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Imaging defects in organic solar cells

03 Jul 2013

Researchers in Munich develop novel method for visualizing material defects in solar cells.

A research team at LMU, Munich, led by Bert Nickel has, for the first time, succeeded in functionally characterizing the active layer in organic thin-film solar cells using laser light for localized excitation of the material. The group’s findings were first reported in the scientific journal Advanced Materials.

"We have developed a method in which the material is raster-scanned with a laser, while the focused beam is modulated in different ways, such as by means of a rotating attenuator. This enables us to map directly the spatial distribution of defects in organic thin films, a feat which has not previously been achieved," said Christian Westermeier, lead author of the report.

Solar cells convert sunlight into electrical power by exploiting the capacity of light to excite molecules, producing free electrons and positively-charged "holes". How long it takes for these charge carriers to be extracted by the electrodes depends on the fine structure of the solar cell’s active layer. Any defects in the regular arrangement of the atoms act as temporary traps for charge carriers so reduce the size of the current that can be produced.

LMU’s new mapping method allows researchers to detect the changes in current flow associated with localized excitation of defects by laser light. In the utilized experimental geometry a metallic back contact serves as the gating electrode.

By applying a voltage to this gate, the traps present in the semiconducting material can be filled or emptied in a controllable manner via the so-called field effect. By modulating the frequency of the laser light the temporal dynamics of trap states can be determined.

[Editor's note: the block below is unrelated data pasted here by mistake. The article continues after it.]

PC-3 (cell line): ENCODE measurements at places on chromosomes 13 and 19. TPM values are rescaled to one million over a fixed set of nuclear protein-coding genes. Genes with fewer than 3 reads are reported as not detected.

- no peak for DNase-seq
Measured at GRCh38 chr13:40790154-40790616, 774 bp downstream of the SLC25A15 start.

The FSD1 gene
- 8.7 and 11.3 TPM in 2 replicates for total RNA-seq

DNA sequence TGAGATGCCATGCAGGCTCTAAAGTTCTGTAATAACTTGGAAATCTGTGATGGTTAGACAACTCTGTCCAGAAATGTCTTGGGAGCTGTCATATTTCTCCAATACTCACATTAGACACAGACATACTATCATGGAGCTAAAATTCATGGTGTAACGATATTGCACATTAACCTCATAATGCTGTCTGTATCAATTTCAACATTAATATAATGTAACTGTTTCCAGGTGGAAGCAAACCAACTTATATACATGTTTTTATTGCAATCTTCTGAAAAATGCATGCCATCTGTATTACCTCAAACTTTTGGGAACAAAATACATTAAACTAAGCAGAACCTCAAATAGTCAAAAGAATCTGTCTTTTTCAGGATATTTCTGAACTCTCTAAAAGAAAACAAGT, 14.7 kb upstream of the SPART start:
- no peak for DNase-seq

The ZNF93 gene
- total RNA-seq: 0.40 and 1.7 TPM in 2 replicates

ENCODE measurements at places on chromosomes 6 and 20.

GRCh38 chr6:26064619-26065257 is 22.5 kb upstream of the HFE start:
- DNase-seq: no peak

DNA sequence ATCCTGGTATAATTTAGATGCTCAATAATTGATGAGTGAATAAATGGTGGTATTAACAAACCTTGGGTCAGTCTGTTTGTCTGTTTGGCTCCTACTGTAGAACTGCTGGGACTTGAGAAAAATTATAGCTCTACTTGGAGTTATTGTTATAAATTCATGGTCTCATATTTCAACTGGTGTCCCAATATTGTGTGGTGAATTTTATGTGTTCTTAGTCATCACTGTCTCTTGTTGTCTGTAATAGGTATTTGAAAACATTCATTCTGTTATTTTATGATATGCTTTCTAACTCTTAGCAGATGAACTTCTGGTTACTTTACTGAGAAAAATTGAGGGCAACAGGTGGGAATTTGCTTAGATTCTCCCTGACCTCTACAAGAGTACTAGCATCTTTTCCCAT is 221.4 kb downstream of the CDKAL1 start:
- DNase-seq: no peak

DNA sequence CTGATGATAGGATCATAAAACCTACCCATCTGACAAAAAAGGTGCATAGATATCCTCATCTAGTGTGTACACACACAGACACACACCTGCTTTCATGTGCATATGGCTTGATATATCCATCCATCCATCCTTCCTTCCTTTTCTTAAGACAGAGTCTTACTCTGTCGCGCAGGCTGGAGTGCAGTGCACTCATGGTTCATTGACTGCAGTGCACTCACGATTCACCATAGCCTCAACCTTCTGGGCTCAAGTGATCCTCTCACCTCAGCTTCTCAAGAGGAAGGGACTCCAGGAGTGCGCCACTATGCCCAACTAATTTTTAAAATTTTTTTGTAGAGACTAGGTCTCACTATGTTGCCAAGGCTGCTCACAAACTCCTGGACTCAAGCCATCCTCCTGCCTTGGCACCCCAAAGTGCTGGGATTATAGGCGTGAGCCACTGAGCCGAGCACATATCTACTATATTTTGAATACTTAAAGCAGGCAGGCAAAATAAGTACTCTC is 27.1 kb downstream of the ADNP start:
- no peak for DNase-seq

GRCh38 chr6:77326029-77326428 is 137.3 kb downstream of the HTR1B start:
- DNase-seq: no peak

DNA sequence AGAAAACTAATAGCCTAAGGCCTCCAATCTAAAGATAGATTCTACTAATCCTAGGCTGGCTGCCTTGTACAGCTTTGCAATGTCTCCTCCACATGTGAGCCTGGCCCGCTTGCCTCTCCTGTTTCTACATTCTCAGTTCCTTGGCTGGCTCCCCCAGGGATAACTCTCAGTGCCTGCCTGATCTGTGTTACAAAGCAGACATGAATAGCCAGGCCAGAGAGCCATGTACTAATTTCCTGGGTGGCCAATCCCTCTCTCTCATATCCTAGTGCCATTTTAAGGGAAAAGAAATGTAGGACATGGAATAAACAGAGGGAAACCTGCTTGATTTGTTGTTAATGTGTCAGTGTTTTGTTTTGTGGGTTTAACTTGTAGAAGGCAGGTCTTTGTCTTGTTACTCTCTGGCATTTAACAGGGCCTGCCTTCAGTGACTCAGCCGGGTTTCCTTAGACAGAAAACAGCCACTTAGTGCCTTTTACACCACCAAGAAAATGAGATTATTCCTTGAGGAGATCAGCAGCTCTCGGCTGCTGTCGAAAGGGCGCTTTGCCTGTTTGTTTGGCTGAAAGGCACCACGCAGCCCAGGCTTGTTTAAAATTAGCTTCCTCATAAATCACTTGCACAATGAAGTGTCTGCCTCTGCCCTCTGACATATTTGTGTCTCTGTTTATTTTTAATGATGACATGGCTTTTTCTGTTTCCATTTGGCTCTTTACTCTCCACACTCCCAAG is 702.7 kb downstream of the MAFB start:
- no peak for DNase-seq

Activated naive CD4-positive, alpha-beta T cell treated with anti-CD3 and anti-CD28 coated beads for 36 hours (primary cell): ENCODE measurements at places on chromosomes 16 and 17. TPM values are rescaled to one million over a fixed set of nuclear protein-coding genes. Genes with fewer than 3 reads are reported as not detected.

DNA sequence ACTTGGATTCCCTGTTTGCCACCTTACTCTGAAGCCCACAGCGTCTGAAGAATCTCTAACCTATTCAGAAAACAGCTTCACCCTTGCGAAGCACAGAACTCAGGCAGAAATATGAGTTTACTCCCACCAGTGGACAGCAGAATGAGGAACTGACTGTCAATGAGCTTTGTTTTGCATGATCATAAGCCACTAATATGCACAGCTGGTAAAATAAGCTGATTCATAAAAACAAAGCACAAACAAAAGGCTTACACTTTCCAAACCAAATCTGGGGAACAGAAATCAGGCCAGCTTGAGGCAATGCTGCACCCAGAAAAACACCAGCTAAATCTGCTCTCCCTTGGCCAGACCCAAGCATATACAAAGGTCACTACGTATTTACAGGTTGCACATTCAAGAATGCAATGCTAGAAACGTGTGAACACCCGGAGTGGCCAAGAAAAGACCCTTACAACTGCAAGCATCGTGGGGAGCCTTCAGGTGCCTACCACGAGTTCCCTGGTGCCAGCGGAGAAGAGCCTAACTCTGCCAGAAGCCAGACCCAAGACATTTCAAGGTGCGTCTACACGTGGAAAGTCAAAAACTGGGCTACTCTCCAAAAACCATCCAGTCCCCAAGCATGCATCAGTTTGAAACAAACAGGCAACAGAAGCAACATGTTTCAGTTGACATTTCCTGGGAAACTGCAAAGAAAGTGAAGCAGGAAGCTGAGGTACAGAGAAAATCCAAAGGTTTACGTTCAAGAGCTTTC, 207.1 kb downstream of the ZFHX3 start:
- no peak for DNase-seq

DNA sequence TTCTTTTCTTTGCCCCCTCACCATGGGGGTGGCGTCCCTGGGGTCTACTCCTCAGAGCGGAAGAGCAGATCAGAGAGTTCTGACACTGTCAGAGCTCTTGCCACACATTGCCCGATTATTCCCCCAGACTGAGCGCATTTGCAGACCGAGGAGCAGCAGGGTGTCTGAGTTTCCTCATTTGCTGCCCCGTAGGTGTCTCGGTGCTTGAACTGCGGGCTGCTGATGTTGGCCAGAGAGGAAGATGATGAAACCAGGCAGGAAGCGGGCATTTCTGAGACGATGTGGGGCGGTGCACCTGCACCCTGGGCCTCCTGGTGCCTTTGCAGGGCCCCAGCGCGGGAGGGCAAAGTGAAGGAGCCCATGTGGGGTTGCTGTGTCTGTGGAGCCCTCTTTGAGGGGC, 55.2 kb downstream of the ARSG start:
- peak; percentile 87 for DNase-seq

The study revealed that in pentacene (an organic semiconductor) the defects tend to be concentrated at certain positions.

"It would be interesting to know what is special about the surface layer at these hot spots and what produces defects at these sites. They could be due to chemical contaminants or to irregularities in the alignment of the molecules," said Bert Nickel, a member of the Nanosystems Initiative Munich, a Cluster of Excellence.

Nickel and his colleagues selected pentacene for their experiments because it is the most conductive material presently available for the manufacture of organic semiconductors.

In the group’s latest study, they looked at a thin pentacene layer in which the majority of charge carriers are positively-charged holes. In subsequent work, they plan to investigate complete solar cells, which consist of a hole-conducting film in direct contact with an electron-conducting layer.

About the Author

Matthew Peach is a contributing editor to optics.org.

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